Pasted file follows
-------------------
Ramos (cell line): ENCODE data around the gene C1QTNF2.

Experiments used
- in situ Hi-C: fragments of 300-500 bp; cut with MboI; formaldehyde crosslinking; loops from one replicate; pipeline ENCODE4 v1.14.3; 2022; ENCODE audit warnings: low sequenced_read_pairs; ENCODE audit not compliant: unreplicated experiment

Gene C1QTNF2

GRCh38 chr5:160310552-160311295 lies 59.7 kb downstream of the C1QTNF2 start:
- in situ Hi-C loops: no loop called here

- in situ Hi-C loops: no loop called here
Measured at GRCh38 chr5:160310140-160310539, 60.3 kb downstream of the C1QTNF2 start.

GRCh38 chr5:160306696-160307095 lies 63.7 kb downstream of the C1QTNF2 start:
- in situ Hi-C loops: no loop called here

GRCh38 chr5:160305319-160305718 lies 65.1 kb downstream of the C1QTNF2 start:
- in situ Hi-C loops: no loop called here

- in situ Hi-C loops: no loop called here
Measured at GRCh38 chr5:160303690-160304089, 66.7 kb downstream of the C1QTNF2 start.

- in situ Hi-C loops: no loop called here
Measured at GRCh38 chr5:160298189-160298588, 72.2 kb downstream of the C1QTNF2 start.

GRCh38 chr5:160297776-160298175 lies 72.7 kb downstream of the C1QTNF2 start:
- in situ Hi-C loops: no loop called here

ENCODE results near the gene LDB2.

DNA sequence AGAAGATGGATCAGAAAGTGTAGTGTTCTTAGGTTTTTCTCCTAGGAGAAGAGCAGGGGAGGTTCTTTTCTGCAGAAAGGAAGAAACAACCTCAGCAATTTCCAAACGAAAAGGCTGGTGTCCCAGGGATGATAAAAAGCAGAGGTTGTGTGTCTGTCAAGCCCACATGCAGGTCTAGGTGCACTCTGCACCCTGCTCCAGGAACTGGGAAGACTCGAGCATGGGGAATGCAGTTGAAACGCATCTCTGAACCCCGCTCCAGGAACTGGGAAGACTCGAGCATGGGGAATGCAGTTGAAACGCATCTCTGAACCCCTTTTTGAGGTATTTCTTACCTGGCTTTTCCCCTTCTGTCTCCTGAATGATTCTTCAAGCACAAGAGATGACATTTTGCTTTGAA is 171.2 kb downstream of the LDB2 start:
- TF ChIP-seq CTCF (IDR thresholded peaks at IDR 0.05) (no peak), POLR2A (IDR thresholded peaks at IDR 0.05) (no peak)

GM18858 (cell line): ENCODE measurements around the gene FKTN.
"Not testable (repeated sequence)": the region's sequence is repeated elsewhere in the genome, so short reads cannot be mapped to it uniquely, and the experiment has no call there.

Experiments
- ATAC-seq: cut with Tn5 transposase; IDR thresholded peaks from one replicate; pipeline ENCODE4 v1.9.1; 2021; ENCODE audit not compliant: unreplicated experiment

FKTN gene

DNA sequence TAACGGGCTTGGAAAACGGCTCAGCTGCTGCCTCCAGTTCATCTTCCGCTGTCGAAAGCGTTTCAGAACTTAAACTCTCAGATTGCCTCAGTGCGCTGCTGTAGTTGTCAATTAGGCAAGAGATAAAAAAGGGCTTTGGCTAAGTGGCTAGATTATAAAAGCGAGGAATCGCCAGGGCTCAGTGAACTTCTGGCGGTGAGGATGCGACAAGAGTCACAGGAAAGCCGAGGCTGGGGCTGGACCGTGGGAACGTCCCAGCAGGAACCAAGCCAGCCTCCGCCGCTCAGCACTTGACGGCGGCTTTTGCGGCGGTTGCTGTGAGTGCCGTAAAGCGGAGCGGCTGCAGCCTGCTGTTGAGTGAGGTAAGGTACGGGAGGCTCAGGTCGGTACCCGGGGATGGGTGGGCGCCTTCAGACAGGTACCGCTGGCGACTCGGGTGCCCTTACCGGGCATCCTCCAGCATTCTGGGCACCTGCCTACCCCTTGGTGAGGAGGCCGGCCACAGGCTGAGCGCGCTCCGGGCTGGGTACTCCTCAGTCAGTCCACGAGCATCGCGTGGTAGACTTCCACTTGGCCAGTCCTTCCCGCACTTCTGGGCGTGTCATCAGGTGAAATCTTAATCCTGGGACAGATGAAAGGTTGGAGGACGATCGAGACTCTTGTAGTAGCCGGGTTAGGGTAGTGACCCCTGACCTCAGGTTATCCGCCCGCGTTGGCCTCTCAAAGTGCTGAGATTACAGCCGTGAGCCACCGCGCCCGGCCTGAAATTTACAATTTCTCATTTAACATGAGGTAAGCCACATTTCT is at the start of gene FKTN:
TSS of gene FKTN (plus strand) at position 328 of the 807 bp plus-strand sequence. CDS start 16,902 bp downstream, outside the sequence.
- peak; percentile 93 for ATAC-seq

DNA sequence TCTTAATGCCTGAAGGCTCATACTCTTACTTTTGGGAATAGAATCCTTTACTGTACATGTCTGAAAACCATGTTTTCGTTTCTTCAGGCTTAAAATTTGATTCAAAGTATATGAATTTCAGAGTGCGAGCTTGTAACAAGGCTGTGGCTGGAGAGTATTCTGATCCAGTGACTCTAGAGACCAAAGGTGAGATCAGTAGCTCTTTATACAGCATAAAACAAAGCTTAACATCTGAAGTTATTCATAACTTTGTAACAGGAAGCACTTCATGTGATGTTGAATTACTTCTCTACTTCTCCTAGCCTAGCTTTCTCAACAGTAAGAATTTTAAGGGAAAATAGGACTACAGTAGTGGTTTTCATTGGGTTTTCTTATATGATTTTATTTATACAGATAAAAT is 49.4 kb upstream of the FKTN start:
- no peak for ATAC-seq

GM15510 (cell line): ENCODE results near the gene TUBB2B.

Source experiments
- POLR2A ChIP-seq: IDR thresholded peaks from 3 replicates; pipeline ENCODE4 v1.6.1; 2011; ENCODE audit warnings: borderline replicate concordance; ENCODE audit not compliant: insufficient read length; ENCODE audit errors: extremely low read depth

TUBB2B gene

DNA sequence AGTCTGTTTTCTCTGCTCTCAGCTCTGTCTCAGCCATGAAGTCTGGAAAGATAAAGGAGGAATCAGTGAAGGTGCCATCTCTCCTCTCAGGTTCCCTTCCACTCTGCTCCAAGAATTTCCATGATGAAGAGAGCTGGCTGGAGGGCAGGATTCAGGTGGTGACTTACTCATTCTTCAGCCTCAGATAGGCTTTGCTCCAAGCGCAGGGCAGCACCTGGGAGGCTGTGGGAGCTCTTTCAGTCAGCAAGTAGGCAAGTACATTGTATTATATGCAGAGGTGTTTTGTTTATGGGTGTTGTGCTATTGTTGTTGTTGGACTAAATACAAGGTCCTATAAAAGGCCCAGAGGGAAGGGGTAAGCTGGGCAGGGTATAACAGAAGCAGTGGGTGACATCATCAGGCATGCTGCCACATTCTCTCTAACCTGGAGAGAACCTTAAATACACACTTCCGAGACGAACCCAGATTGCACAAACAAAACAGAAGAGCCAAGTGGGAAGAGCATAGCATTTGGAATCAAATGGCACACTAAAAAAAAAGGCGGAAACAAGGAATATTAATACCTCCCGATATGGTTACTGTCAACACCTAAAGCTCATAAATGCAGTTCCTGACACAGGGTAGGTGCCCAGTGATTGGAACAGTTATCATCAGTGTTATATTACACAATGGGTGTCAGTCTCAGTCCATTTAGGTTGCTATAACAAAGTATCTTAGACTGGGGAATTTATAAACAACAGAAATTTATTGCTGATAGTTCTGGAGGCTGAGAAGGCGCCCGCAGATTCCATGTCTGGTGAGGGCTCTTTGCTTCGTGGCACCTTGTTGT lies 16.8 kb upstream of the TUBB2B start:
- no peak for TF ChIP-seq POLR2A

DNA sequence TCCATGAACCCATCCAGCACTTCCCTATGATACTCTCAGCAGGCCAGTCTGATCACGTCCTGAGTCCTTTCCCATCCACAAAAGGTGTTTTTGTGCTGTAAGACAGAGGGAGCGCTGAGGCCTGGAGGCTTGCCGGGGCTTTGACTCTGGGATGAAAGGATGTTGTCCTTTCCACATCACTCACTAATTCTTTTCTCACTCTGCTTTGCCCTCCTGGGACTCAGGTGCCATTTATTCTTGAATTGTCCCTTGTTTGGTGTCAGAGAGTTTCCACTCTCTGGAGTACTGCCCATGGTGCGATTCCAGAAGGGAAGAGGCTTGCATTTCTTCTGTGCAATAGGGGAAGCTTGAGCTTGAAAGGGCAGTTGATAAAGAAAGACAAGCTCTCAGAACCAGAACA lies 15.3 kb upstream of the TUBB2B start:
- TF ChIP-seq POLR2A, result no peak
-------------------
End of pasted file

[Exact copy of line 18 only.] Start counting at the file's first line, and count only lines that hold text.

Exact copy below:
- in situ Hi-C loops: no loop called here